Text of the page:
Racism has existed in our society for a long time, and "from the beginning, the Europeans assumed an attitude of racial superiority and tried to paint the Afrikans as savages who needed whites to civilize them” (Burrow 2). Being of African descent has often been viewed as a negative quality by many people in Western culture.. In Martin Luther King Jr. for Armchair Theologians, Burrow states that having “white skin is a symbol of privilege to be respected in this society in ways that black skin never has been” (Burrow 3). Having white skin entails unearned benefits, advantages, and privileges inherited by generations of white people from the time of enslavement. Racism was not accidentally created, but rather purposely created to ensure caucasians were dominant to Africans. People with white skin have often been in control when making important decisions. Even in 1787, the Constitution was created by 55 white men. No Africans or any other race were involved. This indicates that white people had much more power in the world and the other races were seen as inferior.
The Constitution was created to protect all human beings and view all everyone as equals, but King knew that Jefferson really meant that all white men are viewed as equals and blacks are viewed as inhuman. A dispute arose when Southerners and Northerners could not come to an agreement on whether or not to include enslaved Africans in determining the number of representatives each state could send to congress. This would be an advantage to Southern states, since the slaves were held in the South, which led to more representatives compared to the Northern states. The North saw this as a problem and to solve this issue they introduced the three-fifths compromise. The three-fifths compromise was meant to devalue Africans and view them more as property and not as human beings. This created an inequality in the democratic process as black people were only considered as three-fifths of a person in the population count. The Constitution was not created to help Africans whatsoever and “by no means did they intend to grant constitutional rights to blacks” (Burrow 12).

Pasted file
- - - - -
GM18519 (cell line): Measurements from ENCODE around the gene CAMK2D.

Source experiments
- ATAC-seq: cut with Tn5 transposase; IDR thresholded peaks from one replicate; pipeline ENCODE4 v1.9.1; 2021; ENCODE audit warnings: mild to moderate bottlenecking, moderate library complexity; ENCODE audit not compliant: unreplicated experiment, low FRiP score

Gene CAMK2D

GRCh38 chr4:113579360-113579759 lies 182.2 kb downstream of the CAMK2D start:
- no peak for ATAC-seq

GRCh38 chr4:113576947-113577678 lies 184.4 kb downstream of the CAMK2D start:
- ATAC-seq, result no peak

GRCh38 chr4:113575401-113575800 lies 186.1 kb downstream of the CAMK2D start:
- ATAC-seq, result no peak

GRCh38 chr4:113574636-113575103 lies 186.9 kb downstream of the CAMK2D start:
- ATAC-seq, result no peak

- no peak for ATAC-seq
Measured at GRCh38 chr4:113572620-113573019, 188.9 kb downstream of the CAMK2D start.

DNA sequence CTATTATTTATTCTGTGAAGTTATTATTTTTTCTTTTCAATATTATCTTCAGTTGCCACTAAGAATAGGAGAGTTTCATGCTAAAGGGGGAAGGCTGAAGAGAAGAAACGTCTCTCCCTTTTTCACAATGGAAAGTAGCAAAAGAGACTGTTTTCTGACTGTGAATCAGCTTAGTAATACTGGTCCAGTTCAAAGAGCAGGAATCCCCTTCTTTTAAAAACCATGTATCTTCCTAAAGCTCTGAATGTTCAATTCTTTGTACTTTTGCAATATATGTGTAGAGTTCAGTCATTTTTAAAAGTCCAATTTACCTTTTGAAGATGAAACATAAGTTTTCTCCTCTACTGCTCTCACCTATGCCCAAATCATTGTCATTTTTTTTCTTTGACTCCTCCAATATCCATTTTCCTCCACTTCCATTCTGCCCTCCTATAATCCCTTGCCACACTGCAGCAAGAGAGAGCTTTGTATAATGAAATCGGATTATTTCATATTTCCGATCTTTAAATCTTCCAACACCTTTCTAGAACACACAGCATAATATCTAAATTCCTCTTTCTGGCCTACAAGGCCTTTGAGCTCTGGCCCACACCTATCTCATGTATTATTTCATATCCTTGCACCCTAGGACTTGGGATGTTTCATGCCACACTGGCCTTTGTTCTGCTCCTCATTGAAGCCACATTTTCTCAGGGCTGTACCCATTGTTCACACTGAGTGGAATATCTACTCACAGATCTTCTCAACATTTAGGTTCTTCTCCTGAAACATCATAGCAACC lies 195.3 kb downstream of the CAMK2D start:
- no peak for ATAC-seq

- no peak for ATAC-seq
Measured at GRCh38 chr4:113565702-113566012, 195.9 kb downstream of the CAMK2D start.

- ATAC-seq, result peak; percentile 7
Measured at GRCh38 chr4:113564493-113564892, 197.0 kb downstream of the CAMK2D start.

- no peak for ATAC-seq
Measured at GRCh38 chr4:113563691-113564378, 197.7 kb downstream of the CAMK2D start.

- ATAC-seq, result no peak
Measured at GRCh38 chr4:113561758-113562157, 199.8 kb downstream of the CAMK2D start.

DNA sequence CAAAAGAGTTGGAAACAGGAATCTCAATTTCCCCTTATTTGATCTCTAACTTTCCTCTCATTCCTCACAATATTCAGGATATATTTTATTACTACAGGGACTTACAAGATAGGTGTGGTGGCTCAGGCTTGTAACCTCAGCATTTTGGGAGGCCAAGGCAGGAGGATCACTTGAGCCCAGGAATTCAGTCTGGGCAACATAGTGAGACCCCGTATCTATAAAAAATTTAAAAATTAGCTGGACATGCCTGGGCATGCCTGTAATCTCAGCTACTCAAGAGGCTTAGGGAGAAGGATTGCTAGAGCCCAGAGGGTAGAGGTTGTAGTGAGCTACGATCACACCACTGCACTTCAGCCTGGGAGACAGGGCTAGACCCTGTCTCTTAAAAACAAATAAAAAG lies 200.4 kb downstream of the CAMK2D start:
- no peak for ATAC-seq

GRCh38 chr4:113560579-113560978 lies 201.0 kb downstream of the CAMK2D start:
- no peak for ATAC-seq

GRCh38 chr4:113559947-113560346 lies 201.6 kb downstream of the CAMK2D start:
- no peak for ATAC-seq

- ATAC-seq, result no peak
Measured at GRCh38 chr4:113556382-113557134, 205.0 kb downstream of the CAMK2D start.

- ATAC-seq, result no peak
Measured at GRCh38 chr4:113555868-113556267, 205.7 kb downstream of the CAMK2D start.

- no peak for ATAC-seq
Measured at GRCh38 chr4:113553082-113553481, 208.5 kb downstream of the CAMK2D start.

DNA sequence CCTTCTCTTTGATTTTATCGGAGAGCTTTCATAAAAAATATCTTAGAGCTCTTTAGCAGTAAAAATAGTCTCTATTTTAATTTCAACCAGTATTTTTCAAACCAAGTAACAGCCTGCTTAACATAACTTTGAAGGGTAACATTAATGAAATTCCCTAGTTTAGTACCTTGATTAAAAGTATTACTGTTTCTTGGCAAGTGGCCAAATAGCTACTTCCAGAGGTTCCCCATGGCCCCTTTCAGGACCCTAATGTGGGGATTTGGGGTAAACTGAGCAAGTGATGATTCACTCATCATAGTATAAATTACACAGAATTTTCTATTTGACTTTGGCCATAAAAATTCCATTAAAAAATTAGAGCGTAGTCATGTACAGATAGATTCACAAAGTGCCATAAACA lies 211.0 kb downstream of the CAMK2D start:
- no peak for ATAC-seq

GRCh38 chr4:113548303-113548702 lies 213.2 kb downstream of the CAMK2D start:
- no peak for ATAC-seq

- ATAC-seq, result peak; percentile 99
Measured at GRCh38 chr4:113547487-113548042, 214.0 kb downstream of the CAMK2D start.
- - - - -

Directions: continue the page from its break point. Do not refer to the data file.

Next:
The Dred Scott v. Sanford case of 1857 demonstrates how slaves were entitled to being slaves, even when it seemed possible for them to be free. Dred Scott and his wife were enslaved to an army surgeon named John Emerson. They started out in the enslavement state of Missouri and ended up in Wisconsin, a free territory, when Emerson passed away. The Scotts went to the Supreme Court in order to fight for their freedom but the Supreme Court ruled that they were still slaves. Chief Justice Roger B. Taney stated that “Afrikans were granted no rights either in the Declaration or the Constitution, and they had no rights that whites were bound to respect them” (Burrow 13). Taney’s statement shows that Africans were still at a disadvantage, even when the odds were in their favor. Author Todd F. McDorman comments that “by debasing their race, eliminating their legal status, and questioning their personhood, the Court eliminated their subject position, in essence erasing African Americans” (McDorman 1997). Although there were decisions made to try and help Africans be accepted in the United States, in the end it was not enough.